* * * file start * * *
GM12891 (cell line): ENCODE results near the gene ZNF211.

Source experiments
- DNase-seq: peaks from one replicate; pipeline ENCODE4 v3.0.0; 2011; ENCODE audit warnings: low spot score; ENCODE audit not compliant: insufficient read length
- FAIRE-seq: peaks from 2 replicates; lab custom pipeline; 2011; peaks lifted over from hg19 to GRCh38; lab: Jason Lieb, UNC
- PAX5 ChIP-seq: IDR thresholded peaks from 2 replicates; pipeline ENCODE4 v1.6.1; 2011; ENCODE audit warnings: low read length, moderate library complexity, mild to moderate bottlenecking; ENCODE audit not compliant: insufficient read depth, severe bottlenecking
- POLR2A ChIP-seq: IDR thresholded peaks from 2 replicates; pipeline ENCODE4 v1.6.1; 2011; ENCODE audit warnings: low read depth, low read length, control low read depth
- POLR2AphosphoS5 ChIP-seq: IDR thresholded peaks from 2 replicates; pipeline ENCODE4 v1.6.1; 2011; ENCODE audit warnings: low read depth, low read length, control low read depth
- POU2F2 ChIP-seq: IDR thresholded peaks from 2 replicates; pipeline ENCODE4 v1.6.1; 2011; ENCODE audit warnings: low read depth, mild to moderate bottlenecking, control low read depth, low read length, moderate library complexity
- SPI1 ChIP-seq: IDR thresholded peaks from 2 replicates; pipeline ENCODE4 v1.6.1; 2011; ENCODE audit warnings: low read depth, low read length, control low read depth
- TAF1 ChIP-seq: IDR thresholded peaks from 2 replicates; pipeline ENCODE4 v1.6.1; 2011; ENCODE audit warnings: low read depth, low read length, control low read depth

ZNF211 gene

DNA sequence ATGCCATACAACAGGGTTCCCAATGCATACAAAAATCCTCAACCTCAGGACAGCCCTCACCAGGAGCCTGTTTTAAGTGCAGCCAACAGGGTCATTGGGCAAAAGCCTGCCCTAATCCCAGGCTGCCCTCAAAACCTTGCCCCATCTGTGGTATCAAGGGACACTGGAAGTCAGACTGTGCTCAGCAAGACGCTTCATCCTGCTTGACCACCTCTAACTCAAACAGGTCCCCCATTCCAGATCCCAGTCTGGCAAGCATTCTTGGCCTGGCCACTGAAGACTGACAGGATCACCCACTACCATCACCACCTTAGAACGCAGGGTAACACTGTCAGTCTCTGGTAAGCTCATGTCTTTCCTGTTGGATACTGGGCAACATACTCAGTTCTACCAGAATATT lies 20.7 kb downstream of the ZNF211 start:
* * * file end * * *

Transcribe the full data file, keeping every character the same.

GM12891 (cell line): ENCODE results near the gene ZNF211.

Source experiments
- DNase-seq: peaks from one replicate; pipeline ENCODE4 v3.0.0; 2011; ENCODE audit warnings: low spot score; ENCODE audit not compliant: insufficient read length
- FAIRE-seq: peaks from 2 replicates; lab custom pipeline; 2011; peaks lifted over from hg19 to GRCh38; lab: Jason Lieb, UNC
- PAX5 ChIP-seq: IDR thresholded peaks from 2 replicates; pipeline ENCODE4 v1.6.1; 2011; ENCODE audit warnings: low read length, moderate library complexity, mild to moderate bottlenecking; ENCODE audit not compliant: insufficient read depth, severe bottlenecking
- POLR2A ChIP-seq: IDR thresholded peaks from 2 replicates; pipeline ENCODE4 v1.6.1; 2011; ENCODE audit warnings: low read depth, low read length, control low read depth
- POLR2AphosphoS5 ChIP-seq: IDR thresholded peaks from 2 replicates; pipeline ENCODE4 v1.6.1; 2011; ENCODE audit warnings: low read depth, low read length, control low read depth
- POU2F2 ChIP-seq: IDR thresholded peaks from 2 replicates; pipeline ENCODE4 v1.6.1; 2011; ENCODE audit warnings: low read depth, mild to moderate bottlenecking, control low read depth, low read length, moderate library complexity
- SPI1 ChIP-seq: IDR thresholded peaks from 2 replicates; pipeline ENCODE4 v1.6.1; 2011; ENCODE audit warnings: low read depth, low read length, control low read depth
- TAF1 ChIP-seq: IDR thresholded peaks from 2 replicates; pipeline ENCODE4 v1.6.1; 2011; ENCODE audit warnings: low read depth, low read length, control low read depth

ZNF211 gene

DNA sequence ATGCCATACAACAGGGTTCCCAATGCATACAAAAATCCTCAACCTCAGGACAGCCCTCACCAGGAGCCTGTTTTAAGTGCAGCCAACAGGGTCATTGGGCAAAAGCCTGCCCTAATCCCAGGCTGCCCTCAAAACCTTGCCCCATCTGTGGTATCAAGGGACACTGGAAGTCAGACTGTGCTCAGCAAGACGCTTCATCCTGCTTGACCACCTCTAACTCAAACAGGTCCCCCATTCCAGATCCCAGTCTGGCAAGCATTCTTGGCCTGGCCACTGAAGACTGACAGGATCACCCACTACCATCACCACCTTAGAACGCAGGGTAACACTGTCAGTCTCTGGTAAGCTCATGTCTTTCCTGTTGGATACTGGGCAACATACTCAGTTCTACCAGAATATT lies 20.7 kb downstream of the ZNF211 start: